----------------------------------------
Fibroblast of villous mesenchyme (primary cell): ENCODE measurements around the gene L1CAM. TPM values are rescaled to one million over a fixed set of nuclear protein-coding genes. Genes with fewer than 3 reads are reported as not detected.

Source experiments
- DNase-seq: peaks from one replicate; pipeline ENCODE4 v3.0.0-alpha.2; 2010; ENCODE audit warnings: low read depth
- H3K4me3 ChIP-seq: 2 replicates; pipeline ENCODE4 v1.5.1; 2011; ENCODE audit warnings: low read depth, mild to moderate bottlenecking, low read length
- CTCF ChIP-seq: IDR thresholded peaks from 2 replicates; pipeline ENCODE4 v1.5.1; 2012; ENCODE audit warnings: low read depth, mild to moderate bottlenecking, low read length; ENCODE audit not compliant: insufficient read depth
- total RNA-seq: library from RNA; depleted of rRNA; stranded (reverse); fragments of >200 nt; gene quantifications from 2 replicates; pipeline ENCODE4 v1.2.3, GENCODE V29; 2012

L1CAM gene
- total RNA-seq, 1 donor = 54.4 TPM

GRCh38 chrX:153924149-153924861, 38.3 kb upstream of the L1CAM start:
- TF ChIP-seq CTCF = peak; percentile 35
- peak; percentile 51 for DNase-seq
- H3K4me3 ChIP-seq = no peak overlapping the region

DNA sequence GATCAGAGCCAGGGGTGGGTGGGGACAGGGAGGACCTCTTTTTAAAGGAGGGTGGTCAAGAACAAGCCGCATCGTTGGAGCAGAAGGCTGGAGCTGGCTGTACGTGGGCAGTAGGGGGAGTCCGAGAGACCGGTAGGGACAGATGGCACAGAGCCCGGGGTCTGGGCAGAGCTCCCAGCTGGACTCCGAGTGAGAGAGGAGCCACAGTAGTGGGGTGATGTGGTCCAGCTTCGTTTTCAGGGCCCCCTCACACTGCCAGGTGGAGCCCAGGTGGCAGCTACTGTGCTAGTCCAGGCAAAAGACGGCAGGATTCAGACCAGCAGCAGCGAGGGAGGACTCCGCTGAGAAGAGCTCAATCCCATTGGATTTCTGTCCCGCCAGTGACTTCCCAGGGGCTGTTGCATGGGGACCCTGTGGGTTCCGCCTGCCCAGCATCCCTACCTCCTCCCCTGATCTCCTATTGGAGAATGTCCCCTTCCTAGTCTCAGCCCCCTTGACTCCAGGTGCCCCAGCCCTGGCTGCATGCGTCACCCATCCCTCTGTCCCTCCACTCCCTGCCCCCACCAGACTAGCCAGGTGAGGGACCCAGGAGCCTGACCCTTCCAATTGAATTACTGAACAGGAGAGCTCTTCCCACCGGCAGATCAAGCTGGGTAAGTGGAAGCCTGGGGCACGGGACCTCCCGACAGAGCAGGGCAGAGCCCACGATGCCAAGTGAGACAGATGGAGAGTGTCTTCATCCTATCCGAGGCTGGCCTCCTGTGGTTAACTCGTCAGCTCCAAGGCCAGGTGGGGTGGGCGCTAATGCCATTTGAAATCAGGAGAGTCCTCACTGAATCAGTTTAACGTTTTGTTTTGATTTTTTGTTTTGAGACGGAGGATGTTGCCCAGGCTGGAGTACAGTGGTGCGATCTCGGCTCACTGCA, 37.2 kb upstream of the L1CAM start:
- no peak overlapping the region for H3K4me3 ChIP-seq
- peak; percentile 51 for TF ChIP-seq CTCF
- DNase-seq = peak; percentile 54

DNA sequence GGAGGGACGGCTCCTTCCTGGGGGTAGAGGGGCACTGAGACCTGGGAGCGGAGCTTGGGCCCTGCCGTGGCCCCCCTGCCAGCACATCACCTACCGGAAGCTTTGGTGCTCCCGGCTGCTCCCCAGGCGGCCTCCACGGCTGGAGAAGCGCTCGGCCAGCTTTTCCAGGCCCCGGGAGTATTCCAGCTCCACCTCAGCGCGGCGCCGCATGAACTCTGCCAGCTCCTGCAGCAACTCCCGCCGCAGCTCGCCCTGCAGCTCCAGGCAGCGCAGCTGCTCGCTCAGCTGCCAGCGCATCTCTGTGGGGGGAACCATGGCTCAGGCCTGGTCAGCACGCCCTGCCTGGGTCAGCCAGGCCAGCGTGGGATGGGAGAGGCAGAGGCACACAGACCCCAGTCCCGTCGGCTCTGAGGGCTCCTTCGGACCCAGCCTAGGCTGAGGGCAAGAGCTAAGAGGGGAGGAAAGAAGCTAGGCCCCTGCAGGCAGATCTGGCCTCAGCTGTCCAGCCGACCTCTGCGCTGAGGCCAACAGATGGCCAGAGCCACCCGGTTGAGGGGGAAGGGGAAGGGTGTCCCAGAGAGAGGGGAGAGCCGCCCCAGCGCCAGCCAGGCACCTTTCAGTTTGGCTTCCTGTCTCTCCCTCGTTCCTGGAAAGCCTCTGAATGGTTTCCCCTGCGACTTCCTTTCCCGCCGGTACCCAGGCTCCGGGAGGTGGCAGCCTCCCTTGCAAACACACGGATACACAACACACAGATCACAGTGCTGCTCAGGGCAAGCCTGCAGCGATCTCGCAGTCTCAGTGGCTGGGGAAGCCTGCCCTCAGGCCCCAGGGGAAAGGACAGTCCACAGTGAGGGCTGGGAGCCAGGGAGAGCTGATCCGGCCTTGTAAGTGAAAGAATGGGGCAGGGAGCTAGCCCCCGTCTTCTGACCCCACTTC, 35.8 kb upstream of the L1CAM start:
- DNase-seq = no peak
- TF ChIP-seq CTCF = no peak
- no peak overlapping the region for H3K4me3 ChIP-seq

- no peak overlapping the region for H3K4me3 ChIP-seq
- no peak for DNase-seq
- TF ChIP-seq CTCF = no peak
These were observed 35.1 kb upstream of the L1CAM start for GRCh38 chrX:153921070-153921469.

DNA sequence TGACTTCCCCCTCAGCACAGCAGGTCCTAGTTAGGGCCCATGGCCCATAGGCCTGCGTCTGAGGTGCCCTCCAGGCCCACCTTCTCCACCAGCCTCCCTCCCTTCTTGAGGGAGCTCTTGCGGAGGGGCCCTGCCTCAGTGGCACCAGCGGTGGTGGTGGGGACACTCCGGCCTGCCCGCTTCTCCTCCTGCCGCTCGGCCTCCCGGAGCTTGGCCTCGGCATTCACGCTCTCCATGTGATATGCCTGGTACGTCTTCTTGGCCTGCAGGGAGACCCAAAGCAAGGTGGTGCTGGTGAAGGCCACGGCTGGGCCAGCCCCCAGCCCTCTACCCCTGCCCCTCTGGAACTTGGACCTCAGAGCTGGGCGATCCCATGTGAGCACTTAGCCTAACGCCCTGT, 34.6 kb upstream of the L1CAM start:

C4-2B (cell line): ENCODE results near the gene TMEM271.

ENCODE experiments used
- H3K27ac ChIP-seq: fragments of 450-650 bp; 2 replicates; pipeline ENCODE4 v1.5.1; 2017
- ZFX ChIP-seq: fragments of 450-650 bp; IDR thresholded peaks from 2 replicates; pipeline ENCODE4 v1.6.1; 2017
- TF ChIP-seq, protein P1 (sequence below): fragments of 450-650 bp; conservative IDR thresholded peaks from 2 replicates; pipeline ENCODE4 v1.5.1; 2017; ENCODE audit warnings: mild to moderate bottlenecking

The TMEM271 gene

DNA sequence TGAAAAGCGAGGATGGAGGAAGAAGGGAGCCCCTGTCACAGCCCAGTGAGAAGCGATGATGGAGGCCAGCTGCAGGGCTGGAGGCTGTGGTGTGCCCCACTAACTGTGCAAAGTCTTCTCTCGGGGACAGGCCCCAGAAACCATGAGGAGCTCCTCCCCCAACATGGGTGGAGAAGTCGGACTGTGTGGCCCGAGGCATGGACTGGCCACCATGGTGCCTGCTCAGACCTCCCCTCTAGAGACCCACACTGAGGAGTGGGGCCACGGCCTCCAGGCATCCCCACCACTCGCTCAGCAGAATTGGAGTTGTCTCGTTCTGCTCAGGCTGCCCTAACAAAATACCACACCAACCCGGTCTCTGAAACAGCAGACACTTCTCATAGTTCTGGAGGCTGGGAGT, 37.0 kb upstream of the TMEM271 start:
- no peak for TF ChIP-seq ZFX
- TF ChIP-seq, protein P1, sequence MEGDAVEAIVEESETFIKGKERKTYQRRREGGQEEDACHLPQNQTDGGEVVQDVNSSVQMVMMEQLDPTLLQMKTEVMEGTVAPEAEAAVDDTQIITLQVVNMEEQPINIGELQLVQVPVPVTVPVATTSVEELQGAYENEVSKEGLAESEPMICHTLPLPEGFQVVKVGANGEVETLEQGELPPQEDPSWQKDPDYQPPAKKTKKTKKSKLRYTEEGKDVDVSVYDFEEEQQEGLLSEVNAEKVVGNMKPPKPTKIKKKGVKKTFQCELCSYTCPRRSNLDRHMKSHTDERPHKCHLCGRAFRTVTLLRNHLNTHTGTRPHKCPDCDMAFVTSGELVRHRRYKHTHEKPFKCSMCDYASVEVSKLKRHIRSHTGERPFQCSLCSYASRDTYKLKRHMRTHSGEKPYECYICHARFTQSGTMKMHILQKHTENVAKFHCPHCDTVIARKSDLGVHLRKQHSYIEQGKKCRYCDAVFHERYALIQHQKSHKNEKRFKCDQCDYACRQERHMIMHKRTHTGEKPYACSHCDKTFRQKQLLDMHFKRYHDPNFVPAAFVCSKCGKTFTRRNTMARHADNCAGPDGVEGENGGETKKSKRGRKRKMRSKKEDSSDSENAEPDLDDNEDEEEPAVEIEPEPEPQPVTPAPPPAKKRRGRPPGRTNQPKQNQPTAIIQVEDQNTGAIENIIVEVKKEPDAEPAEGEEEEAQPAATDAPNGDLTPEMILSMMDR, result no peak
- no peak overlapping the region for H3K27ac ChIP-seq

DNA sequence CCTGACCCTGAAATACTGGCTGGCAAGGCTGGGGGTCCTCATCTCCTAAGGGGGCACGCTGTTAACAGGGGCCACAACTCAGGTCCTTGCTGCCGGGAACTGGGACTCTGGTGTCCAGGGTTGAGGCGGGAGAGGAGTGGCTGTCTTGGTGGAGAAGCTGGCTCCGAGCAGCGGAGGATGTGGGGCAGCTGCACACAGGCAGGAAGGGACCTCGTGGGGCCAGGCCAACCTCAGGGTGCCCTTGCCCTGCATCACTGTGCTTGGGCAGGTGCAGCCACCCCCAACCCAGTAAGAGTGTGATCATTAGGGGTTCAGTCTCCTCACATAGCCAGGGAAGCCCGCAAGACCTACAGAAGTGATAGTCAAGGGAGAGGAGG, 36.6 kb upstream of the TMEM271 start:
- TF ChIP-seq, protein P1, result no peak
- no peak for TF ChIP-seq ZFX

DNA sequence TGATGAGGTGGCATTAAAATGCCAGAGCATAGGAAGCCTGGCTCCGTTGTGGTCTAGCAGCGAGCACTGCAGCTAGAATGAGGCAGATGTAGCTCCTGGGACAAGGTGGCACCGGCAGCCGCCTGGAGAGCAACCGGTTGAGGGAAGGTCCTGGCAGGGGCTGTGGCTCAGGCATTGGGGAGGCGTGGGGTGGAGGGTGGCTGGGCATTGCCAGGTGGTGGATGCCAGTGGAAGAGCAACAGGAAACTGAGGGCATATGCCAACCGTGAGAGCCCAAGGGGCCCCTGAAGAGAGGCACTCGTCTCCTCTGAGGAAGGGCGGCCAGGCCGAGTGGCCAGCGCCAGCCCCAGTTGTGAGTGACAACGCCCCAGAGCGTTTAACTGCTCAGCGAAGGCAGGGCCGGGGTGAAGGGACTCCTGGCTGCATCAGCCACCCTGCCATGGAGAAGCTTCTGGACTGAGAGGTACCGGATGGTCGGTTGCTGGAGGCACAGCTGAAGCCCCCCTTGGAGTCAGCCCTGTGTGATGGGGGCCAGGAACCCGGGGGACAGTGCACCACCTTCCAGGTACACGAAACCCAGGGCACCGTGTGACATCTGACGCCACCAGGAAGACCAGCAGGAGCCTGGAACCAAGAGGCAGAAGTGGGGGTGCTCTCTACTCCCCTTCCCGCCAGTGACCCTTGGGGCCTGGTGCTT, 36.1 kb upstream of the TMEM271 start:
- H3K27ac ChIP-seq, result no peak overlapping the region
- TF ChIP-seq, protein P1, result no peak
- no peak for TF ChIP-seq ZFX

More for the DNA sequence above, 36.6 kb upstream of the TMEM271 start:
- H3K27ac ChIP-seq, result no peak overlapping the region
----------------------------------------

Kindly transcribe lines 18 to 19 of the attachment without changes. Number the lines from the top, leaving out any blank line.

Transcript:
- DNase-seq = no peak
- TF ChIP-seq CTCF = no peak